The unemployment rate in South Korea climbed to 2.7% in July, up from 2.6% the previous month, but down 0.2 percentage points compared to the same period last year.
Government data showed the number of unemployed persons stood at 807,000 thousand people in July, a 3.5% drop year-on-year.
South Korea's employment to population ratio was at 63.2% in July, up 0.3% percentage points year-on-year.
— Lim Hui Jie
CNBC Pro: Outperforming analysts reveal 2 new oil and gas stock picks — with one expected to rise by 35%
Outperforming analysts at RBC Capital Markets have revealed two new top stock picks in the oil and gas sector.
The investment bank's basket of stock picks has surged by 145% since inception compared to its vanilla benchmark ETF, which is up only by 29.5%.
— Ganesh Rao
Regional bank stocks fall more than 3%
The SPDR S&P Regional Banking ETF (KRE) is down down 3.4% Tuesday. The basket of regional bank stocks managed to recoup some of its losses earlier in the trading session, when it lost as much as 4.3%.
KRE names leading Tuesday's losses include BankUnited, Bank of Hawaii, Fulton Financial, Citizen Financial and Zions Bancorporation. The five stocks all declined 4.5% or greater as of Tuesday morning.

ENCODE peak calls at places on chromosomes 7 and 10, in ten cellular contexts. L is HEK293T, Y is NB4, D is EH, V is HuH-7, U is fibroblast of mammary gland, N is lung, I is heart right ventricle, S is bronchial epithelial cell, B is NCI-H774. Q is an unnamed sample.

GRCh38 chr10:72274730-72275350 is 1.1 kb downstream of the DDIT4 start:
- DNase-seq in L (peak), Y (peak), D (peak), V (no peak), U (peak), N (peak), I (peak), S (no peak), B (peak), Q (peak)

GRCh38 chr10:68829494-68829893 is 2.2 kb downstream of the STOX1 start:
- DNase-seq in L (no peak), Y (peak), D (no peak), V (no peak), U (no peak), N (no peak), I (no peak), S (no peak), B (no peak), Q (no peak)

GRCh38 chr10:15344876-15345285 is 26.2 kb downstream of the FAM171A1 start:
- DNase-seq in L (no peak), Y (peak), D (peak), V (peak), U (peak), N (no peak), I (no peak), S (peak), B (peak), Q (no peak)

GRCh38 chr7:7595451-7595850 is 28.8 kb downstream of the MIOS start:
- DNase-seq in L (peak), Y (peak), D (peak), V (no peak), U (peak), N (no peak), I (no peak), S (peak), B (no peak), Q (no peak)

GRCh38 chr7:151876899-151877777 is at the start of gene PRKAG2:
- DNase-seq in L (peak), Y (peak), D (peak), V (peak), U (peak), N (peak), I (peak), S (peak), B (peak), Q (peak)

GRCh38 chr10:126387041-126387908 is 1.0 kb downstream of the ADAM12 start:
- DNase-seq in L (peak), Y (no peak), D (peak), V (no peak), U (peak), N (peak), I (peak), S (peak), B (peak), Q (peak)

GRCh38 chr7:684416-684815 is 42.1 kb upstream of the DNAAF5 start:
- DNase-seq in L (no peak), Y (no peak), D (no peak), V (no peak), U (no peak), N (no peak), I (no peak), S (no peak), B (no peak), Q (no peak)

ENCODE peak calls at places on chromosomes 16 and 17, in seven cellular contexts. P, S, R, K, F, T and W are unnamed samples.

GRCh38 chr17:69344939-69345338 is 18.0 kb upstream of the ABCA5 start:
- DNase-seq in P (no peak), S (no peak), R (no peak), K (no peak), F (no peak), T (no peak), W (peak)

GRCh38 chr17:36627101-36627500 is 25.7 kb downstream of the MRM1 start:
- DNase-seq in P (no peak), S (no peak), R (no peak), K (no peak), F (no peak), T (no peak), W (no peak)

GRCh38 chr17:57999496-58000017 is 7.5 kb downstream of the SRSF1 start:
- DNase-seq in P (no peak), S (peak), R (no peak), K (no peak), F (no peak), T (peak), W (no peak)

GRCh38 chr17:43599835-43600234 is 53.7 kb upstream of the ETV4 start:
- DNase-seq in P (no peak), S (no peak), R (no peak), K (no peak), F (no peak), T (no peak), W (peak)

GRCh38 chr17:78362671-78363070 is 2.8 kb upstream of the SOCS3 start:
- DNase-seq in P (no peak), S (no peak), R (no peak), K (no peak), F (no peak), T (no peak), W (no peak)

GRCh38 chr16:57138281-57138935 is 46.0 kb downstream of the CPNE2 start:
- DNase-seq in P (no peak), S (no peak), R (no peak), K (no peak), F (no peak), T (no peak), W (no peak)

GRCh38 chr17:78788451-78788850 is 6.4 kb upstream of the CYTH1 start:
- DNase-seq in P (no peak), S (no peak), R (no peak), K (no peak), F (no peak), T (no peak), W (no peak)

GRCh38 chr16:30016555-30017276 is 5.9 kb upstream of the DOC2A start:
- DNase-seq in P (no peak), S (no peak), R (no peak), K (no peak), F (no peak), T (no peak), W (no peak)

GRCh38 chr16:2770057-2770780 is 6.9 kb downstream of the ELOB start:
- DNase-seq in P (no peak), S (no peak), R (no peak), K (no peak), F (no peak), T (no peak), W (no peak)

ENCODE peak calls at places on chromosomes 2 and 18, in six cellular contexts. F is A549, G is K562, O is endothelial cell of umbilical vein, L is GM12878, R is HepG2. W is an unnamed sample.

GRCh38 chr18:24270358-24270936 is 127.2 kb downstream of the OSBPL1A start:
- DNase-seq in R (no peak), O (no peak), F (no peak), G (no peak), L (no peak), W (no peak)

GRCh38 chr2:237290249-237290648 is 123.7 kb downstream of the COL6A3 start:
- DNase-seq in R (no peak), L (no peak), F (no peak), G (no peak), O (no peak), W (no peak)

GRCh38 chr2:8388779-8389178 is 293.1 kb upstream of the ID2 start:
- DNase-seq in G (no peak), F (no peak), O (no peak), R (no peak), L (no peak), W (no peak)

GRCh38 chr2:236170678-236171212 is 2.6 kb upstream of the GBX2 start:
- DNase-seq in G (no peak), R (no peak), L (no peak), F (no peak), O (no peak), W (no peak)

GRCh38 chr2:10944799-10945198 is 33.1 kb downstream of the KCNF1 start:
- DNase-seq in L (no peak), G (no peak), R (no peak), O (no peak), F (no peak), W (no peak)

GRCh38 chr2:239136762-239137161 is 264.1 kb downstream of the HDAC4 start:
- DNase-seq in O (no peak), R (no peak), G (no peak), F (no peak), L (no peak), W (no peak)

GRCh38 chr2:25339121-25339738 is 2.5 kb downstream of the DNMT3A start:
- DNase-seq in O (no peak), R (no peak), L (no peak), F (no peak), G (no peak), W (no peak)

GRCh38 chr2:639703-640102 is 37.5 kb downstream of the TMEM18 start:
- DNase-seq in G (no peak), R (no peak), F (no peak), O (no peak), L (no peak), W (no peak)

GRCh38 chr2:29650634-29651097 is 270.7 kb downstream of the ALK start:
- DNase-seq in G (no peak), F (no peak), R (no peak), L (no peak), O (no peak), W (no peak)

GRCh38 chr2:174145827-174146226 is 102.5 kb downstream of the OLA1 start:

— Hakyung Kim, Gina Francolla
Goldman Sachs weighs on Dow
By comparison, the blue-chip average slipped 0.8% as a whole. Four-fifths of Dow members traded below flat.
Amgen continued its post-earnings ascent and was the best performing member with a gain of 3.5%. If the stock finishes Tuesday higher, it would be the fourth straight winning session for the stock. Boeing, the next best performer, added a relatively modest 0.3%.
— Alex Harring
Health care stocks buck market slide
Health care stocks have been able to sidestep the S&P 500's leg down in Tuesday's session.
The sector was up 0.3%, making it the best performing of the 11 in the index. Energy was flat, while the other nine traded down. As a whole, the index was down about 0.7%.
Eli Lilly led the health-care sector higher, jumping nearly 14% on the back of a better-than-expected earnings. Organon & Co. was the next best performer with an advance of more than 9%, also rising after delivering a strong quarterly report and raising full-year guidance.
— Alex Harring
Philadelphia Fed President: Interest rate-hiking cycle may be finished
The U.S. central bank could be at the end of its current interest rate-hiking cycle, Philadelphia Federal Reserve President Patrick Harker said Tuesday.
"Absent any alarming new data between now and mid-September, I believe we may be at the point where we can be patient and hold rates steady and let the monetary policy actions we have taken do their work," Harker said in prepared remarks for a speech in Philadelphia.
But he also said there may not be any cuts to rates in the near future.
"Allow me to be clear about one thing, however. Should we be at that point where we can hold steady, we will need to be there for a while," he said. "The pandemic taught us to never say never, but I do not foresee any likely circumstance for an immediate easing of the policy rate."
— Jeff Cox